Learning investment priorities are consistent with the organizational priorities and financial pressures brought on by the economic crisis. Those pressures continue to change in response to a slow recovery. While CLOs are conservative in managing their technology portfolios, changes in priorities in investment areas are an effort to provide the maximum company benefits.
During the next 12 months, CLOs will continue to align their efforts with organizational priorities and leverage technologies to achieve their goals to support organizational learning and change. Increased use of competency management, learning management and a wide variety of delivery modalities will increase the CLOs’ effectiveness but also will increase the complexity of their responsibilities. Continued budget pressures along with increased organizational requirements for productivity and effectiveness indicate the operating environment will remain challenging.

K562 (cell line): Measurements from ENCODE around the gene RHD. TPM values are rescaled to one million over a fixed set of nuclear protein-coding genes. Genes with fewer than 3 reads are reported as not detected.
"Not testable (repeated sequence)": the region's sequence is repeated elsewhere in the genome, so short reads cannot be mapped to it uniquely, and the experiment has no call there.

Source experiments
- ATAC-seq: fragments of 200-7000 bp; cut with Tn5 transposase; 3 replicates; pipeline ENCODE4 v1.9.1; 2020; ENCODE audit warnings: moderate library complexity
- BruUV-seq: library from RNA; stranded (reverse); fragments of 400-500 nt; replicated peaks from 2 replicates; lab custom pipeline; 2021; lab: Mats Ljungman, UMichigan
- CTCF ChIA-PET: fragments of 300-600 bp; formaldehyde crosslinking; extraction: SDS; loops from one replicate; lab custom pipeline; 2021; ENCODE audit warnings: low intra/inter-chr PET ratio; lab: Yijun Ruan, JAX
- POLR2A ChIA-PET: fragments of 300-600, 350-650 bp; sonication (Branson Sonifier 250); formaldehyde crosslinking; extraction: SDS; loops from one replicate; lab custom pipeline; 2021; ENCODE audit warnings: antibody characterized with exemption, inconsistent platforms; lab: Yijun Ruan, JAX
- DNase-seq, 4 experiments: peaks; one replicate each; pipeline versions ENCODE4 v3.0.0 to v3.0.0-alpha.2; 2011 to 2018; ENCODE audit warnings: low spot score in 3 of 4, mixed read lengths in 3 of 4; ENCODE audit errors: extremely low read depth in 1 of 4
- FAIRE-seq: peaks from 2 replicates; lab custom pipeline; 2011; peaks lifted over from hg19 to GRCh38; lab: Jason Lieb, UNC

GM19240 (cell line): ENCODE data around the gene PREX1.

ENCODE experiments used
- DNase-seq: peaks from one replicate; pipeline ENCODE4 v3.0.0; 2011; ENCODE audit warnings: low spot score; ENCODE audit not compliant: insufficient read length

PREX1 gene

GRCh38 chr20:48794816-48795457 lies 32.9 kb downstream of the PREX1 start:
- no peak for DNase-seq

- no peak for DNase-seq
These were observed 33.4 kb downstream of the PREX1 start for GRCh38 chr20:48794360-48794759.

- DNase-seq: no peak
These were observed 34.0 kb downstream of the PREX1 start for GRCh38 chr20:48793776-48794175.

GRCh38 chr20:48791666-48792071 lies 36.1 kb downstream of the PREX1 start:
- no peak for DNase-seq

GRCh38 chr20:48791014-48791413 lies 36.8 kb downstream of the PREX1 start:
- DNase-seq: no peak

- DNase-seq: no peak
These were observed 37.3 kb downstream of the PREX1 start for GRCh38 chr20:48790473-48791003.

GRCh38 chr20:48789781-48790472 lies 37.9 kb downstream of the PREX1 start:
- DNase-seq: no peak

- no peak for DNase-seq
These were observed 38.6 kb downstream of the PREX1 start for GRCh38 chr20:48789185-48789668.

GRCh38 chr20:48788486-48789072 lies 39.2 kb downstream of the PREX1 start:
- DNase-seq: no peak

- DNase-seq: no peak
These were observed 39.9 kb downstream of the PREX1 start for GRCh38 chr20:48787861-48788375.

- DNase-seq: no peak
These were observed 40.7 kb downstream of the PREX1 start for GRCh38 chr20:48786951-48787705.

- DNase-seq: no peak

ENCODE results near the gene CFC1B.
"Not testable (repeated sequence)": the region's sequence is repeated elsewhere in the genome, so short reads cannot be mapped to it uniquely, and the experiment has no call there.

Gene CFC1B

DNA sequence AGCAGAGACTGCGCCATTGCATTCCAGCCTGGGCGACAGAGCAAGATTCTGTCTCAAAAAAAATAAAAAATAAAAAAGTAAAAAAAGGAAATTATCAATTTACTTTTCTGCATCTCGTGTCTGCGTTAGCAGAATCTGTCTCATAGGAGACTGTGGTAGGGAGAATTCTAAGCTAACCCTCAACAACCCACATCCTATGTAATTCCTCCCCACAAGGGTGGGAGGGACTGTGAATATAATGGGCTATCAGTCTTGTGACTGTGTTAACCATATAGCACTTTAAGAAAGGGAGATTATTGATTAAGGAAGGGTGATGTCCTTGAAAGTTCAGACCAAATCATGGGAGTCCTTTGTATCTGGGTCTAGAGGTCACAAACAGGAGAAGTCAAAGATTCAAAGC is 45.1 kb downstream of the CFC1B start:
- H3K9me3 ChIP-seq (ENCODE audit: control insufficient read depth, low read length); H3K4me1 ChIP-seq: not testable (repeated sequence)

However, with appropriate investment in new technologies and continued focus on enterprise needs, CLOs will improve their ability to help their organizations succeed.
Cushing Anderson is program director for learning services at IDC. He can be reached at editor@CLOmedia.com.
- 5 Forces Shaping the Future of HR
- Why ‘Leaders Eat Last’
- Brain-based leadership in a time of heightened uncertainty
- Creating an environment for effective learning measurement
- Honest feedback plays a critical role in building cultural D&I
- Progressive Insurance gives interns an entry-level lesson in the new reality of office work
- Digital transformation through mindset, delivery and content